Covid thoughts: Changing soundscapes in the Cairngorms

This blog series is a space to share thoughts and musings arising from the Covid-19 pandemic, and its impacts on current and future landscapes.

This piece is submitted by Sarah Hobbs, LRG’s Membership & Communications Manager.


The village is empty and the woods are full.

Of people, who are noticing they are not the only ones there.

The reversal of soundscapes in this small tourist town in the Scottish Highlands has been striking: the roads are quiet and the background roar from the A9 which previously filled the strath has considerably dropped, but the pavements, paths and trails are busier than ever.

The Scottish Government advice on exercising by foot from your front door has meant an exodus into the woods and open spaces: where once it was unusual to see one person on a little wander, it is now usual to see a dozen people or more. Having said that, the recordings below don’t particularly capture this change as it is the Highlands after all, with still many opportunities for non-human interactions.

The volume and richness of birdlife particularly has been staggering. Any vehicle noise now seems intolerably loud, a disturbance which is usually a constant, and which we have become adept at blocking out.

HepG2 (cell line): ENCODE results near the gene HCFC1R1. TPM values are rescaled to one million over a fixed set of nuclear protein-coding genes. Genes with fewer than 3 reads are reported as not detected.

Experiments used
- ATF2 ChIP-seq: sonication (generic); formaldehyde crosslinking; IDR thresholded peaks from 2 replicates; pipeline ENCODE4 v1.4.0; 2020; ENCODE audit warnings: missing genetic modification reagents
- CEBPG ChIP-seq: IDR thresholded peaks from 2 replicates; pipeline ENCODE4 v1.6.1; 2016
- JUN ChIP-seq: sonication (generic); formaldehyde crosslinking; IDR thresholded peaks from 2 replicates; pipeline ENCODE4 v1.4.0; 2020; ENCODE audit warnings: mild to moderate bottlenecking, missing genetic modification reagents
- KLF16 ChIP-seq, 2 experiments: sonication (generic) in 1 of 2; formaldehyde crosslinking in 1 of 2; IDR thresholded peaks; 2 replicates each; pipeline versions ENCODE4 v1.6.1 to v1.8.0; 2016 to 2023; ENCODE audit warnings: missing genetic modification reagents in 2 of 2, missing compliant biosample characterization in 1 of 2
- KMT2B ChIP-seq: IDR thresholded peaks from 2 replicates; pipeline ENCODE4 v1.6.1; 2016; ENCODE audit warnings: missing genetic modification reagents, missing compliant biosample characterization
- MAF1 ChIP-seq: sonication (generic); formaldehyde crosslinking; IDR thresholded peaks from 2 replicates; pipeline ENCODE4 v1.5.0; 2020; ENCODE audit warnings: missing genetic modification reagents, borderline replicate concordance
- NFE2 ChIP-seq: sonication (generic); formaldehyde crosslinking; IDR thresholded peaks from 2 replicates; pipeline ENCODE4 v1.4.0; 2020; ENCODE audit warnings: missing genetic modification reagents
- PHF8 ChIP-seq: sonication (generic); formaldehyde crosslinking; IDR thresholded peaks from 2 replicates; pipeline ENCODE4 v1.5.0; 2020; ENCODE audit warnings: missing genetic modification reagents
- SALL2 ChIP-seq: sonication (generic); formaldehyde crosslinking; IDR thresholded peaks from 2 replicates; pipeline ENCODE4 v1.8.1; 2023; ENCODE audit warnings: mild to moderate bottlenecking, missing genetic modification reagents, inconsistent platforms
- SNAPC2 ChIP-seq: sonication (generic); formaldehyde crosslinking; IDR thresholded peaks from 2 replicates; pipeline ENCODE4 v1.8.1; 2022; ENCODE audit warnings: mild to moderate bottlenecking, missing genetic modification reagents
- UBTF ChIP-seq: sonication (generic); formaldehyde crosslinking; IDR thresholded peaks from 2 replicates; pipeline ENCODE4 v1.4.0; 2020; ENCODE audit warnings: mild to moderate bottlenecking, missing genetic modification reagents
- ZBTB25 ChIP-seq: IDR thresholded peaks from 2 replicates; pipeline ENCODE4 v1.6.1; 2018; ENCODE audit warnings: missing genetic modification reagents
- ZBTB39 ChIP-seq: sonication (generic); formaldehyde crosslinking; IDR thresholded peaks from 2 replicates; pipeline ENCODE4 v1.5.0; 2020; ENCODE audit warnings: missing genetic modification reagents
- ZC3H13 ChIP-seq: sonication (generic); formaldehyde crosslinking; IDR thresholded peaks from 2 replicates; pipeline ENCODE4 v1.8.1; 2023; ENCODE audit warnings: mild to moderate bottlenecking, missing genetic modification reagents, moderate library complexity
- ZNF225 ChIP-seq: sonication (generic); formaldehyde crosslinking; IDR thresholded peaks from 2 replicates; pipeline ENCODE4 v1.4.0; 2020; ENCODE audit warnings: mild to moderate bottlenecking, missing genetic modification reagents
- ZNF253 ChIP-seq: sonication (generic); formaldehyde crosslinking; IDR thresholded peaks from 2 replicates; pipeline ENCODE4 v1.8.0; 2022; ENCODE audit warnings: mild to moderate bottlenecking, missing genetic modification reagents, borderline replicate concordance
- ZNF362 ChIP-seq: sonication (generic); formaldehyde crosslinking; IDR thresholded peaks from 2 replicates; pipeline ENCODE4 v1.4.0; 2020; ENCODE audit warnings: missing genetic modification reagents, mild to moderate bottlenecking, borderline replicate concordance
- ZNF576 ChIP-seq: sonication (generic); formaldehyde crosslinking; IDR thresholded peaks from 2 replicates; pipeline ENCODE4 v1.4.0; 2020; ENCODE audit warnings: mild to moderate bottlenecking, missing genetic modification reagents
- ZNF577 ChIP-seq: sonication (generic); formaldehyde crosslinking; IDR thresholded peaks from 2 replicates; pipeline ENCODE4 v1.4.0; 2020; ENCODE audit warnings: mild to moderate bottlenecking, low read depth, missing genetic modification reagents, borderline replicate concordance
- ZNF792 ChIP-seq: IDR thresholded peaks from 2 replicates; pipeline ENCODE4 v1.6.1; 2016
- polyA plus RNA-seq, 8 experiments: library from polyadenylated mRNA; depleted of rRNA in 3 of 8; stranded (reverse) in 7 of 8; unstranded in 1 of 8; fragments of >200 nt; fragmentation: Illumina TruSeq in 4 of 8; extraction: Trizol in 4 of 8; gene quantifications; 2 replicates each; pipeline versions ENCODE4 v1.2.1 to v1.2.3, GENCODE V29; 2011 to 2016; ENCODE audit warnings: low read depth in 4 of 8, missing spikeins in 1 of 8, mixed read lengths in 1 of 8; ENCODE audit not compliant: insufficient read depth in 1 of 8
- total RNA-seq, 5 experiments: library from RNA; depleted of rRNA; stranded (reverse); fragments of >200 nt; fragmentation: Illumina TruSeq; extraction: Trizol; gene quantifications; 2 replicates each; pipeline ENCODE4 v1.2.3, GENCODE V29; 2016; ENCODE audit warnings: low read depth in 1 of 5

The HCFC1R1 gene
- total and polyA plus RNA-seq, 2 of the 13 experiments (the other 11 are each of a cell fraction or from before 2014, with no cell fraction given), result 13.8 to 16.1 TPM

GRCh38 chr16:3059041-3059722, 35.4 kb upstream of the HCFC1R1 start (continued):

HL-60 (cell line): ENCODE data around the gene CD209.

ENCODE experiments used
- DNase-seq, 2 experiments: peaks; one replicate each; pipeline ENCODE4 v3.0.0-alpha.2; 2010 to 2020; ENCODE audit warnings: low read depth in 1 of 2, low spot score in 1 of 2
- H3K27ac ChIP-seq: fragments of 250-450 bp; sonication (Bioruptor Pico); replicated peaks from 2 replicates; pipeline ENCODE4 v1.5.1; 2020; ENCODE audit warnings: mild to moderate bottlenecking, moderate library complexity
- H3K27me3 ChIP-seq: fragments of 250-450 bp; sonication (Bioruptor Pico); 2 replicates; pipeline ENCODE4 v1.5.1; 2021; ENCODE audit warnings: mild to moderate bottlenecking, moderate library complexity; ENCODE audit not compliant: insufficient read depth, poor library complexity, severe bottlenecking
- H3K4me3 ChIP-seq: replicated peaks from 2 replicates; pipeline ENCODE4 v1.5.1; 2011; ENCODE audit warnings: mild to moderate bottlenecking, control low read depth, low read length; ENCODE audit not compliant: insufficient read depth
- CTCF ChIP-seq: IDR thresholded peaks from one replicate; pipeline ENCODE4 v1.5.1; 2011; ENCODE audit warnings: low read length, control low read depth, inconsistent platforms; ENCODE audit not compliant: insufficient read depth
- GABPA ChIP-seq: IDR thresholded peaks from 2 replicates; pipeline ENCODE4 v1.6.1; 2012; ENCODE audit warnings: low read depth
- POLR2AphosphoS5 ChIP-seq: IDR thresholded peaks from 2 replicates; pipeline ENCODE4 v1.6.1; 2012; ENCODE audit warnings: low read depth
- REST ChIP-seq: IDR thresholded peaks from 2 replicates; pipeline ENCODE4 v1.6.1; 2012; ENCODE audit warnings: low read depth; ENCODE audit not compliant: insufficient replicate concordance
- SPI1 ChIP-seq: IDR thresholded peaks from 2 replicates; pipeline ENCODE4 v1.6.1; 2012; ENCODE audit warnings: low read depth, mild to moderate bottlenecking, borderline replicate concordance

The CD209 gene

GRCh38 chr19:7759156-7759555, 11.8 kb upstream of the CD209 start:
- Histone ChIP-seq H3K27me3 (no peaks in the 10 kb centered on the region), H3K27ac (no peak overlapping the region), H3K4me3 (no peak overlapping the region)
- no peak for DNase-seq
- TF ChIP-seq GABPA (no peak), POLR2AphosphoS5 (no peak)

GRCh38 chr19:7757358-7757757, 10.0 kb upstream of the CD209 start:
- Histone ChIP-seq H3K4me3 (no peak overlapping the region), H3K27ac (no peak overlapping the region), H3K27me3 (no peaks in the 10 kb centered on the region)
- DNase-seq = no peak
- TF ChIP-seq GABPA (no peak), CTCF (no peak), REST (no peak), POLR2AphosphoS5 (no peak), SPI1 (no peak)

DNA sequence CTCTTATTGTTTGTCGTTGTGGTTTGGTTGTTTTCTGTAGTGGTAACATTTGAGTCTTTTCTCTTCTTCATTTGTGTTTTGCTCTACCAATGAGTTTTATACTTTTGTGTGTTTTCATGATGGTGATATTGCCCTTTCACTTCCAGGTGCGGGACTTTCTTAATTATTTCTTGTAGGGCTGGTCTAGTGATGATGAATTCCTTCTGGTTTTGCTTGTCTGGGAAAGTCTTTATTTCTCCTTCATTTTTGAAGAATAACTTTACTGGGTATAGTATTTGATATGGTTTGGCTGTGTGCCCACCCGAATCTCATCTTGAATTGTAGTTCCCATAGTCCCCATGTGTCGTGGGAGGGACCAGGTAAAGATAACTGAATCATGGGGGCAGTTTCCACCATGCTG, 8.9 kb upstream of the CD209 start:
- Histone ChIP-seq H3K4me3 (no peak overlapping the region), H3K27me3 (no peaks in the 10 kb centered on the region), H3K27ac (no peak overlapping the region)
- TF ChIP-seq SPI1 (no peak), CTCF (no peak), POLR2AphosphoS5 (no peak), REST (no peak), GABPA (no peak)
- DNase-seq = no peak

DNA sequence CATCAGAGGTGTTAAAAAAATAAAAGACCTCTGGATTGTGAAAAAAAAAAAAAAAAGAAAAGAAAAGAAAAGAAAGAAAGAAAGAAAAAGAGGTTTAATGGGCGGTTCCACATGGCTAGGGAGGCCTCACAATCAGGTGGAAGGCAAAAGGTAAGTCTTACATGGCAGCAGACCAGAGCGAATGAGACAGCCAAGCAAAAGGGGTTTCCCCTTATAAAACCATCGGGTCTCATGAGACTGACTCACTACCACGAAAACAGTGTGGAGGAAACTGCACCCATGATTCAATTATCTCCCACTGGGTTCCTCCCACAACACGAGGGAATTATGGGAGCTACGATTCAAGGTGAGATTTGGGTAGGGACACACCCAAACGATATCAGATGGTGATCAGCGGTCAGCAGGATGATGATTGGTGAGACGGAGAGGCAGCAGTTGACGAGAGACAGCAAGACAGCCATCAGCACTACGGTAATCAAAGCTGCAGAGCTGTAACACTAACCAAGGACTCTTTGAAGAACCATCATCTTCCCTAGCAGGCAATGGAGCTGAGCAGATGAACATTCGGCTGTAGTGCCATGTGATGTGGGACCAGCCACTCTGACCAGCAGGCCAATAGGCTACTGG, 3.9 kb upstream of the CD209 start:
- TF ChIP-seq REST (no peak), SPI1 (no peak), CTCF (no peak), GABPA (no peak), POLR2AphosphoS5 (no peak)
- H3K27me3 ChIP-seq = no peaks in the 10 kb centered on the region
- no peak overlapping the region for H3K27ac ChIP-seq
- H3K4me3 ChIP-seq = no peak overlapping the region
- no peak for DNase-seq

I’ve been making recordings, just for fun and my own personal record, since the end of March, when the village began to really get quiet (roughly Week 2 of lockdown in Scotland). Here are a few of my favourites.

Doorstep morning with cat, 21st April

Listen out for: woodpigeons, dog barking, A9 traffic, cat wandering, rooks, a bike wheeling past, a person walking past.

Aviemore Orbital footpath, 3rd May

Listen out for: seagulls, A9 traffic behind me (much reduced than normal), building/farm work, a mooing cow.

Rook at Loch nan Carraigean, 11th May

Listen out for: a rook doing his thing, oystercatcher, seagull, my footsteps.

If you’d like to submit a response, or your own thoughts on Covid-19, be it writing, images, audio or video, please write to Sarah: sarah.hobbs@landscaperesearch.org.